Broadcast Date: Wednesday, June 29, 2022
from 12:00 pm to 2:00 pm (ET)


Child abuse reporting is a complex area of law, compelled with a heavy regulatory interest. Lawyers, having the duty to report any act of maltreatment among children, must comply with the statutory mandate, particularly in terms of confidentiality. Their ethical and legal obligations should always be in line with protecting children from abuse.

Thus, legal practitioners should be well-versed with all the latest legal developments that constitute their professional responsibilities in reporting child abuse to avoid noncompliance.

Listen as experienced professionals in child protection Deborah A. Ausburn and Tom Rawlings of Taylor English Duma LLP provide a comprehensive guide on how lawyers should report child abuse cases. Speakers, among other things, will offer practical tips and compliance strategies with utmost ethical accountability in this ever-changing regulatory landscape.

Key topics include:

  • Ethical Considerations in Child Abuse Reporting
  • Lawyers’ Ethical Duties and Legal Obligations in Child Abuse Reporting
  • The Statutory Mandate Surrounding Child Abuse Reporting Confidentiality
  • Exploring Effective Compliance Strategies
  • What Lies Ahead


Course Level:



Advance Preparation:

Print and review course materials


Method of Presentation:

On-demand Webcast (CLE)



General knowledge of child abuse reporting


Course Code:



NY Category of CLE Credit:

Ethics and Professionalism


Total Credits:

2.0 CLE

Speaker Panel:

Deborah A. Ausburn, Partner
Taylor English Duma LLP

Deborah Ausburn is a member of Taylor English’s Litigation and Dispute Resolution Department, where she focuses on advising and defending youth-serving organizations. Ms. Ausburn has spent more than 30 years as a social worker, foster parent, criminal prosecutor, and civil trial attorney. Her background has given her unique insights into defending child care centers, camps, schools, and mentoring organizations. She has volunteered with and defended youth-serving organizations throughout the United States in matters as diverse as personal injury cases, intrusive government regulations, libel and slander issues, and claims of sexual abuse. She has conducted numerous investigations of claims of historic child abuse and sexual assault or harassment claims.  She also advises youth-serving organizations about child protection policies, staff screening, conduct standards, cyberbullying, and best practices for protecting the children in their care.

Tom Rawlings, Attorney
Taylor English Duma LLP

Tom Rawlings brings 30 years of legal experience in juvenile justice, child protection, and capacity-building. He has spent more than 20 years representing and serving institutional clients with a focus on vulnerable populations, including children and families, juveniles, and individuals living with poverty, food insecurity, and medical disabilities. Prior to joining Taylor English, Mr. Rawlings served as the director of the Georgia Division of Family and Children Services. He was previously the director of the Office of the Child Advocate and was the first full-time juvenile court judge in the Middle Judicial Circuit. In addition to his work in the US, Mr. Rawlings has also served as the Guatemala country director for International Justice Mission, where he built and led a team of Guatemalan professionals who worked with government prosecutors and courts to protect and treat child sexual abuse victims, prosecute offenders, and train child abuse professionals. He has trained child welfare, justice, and human rights professionals across the US as well as in Armenia, Romania, and Thailand.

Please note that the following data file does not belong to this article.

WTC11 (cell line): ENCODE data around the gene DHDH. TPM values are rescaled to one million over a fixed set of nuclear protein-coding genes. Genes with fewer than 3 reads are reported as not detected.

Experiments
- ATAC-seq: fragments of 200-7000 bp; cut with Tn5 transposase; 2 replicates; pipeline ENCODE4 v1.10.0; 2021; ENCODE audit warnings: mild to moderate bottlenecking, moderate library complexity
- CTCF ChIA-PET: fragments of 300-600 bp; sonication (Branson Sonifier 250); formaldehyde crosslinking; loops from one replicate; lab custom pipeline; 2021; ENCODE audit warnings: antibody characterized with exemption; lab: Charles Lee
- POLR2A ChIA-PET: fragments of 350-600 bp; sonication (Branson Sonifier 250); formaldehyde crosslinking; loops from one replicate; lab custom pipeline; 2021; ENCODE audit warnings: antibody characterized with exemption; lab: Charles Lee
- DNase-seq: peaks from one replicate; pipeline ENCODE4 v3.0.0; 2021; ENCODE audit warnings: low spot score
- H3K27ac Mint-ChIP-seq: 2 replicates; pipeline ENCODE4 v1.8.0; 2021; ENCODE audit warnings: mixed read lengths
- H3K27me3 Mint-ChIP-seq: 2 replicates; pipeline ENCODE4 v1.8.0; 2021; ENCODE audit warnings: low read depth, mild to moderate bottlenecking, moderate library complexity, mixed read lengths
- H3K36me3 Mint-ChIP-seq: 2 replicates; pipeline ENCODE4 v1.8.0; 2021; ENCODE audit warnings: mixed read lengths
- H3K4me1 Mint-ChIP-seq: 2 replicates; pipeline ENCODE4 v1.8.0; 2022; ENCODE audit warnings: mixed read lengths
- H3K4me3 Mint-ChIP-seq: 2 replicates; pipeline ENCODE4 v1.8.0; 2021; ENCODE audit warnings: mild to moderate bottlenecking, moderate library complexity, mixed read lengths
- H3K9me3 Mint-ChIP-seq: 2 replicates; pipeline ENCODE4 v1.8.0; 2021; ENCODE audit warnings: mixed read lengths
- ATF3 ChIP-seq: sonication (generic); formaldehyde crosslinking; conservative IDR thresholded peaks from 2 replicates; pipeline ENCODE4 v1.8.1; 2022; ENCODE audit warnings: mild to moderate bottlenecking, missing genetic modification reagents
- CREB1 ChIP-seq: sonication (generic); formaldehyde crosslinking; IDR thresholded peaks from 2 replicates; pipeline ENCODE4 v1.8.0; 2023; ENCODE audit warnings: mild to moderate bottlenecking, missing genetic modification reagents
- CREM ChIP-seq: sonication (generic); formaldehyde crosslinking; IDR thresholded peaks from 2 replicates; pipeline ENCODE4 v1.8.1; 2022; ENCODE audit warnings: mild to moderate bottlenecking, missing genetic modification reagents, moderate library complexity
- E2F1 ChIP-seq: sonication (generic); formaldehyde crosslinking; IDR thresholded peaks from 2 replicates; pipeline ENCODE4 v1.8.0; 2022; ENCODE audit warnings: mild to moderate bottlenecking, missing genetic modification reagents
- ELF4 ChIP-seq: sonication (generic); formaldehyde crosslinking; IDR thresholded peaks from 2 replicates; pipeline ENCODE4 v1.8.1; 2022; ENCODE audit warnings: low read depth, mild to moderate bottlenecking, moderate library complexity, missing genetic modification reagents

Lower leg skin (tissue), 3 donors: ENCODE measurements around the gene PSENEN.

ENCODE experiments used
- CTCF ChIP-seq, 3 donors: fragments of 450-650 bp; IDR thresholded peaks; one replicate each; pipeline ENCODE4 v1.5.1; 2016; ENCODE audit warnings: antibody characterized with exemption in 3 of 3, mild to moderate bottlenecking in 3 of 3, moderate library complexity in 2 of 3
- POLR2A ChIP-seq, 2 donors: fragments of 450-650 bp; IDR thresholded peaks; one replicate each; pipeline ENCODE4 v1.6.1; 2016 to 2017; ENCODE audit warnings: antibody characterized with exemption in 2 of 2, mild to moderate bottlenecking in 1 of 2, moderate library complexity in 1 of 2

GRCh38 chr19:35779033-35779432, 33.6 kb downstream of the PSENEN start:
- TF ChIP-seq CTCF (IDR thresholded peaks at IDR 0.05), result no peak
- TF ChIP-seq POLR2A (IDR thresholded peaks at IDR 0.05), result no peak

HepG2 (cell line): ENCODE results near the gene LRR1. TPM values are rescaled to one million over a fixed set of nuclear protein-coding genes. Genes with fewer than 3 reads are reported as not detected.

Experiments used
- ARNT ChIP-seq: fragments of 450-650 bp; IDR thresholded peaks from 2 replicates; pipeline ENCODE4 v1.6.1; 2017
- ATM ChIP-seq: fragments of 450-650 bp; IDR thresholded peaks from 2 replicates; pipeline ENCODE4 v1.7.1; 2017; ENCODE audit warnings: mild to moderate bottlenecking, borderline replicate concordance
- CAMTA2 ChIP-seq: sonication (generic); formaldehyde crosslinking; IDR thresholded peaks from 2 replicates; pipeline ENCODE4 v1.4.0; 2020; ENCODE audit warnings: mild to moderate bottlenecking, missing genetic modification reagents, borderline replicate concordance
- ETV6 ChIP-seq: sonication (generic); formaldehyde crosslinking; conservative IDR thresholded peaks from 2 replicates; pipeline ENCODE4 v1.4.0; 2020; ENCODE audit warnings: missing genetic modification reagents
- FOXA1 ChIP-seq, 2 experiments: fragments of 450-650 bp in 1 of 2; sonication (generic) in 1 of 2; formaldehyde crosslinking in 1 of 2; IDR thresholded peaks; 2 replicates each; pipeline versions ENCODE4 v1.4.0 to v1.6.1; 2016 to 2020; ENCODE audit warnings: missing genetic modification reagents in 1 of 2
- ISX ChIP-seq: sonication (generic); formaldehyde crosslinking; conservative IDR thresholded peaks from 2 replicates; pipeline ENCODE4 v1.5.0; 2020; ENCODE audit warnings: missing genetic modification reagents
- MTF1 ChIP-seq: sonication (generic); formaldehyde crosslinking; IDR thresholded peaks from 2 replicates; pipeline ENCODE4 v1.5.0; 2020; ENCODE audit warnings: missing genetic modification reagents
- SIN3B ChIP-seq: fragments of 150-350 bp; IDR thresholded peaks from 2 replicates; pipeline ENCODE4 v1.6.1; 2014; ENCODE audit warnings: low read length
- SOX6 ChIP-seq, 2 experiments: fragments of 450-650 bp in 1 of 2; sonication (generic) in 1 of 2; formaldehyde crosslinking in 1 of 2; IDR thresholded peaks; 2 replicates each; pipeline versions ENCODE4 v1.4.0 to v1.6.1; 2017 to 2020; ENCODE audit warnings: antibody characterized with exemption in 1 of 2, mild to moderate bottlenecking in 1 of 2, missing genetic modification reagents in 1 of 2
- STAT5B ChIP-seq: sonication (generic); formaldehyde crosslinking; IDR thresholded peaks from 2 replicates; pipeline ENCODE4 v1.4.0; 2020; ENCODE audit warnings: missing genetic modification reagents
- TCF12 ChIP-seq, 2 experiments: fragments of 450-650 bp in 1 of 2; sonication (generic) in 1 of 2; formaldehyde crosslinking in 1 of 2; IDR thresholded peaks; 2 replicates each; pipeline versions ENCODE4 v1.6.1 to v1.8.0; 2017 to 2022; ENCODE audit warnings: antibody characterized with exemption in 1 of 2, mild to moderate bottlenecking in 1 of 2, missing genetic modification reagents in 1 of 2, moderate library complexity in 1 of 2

Deborah A. Ausburn, Partner

Taylor English Duma LLP


Tom Rawlings, Attorney

Taylor English Duma LLP

  1. The landscape has changed, illustrated by the SBC and Larry Nassar reports
  2.  Law enforcement is becoming more aggressive about
    • Broadly defining “abuse”, and
    • Charging mandated reporters
  3. Lawyers advising their clients need to take a similarly broad view. When in doubt, report. Need to make sure that you have a consistent reporting structure and also that the structure doesn’t prevent an individual within the organization from making a direct report.
  4. We also need to help our clients respond after the mandated report
    1. No longer enough to wait for law enforcement
    2. We need to help clients plan ahead for crisis response
  5. We no longer can concentrate on defending potential lawsuits, but we have to help our clients with their entire mission of caring for children and families.

Date & Time:

Wednesday, June 29, 2022

12:00 pm to 2:00 pm (ET)

Who Should Attend:

  • Child Abuse Lawyers
  • Child Protection Officers
  • Child Welfare Specialists
  • Child Abuse Investigators
  • Social Workers
  • Child Abuse Workers


Deborah A. AusburnPartner
Taylor English Duma LLP
Tom RawlingsAttorney
Taylor English Duma LLP



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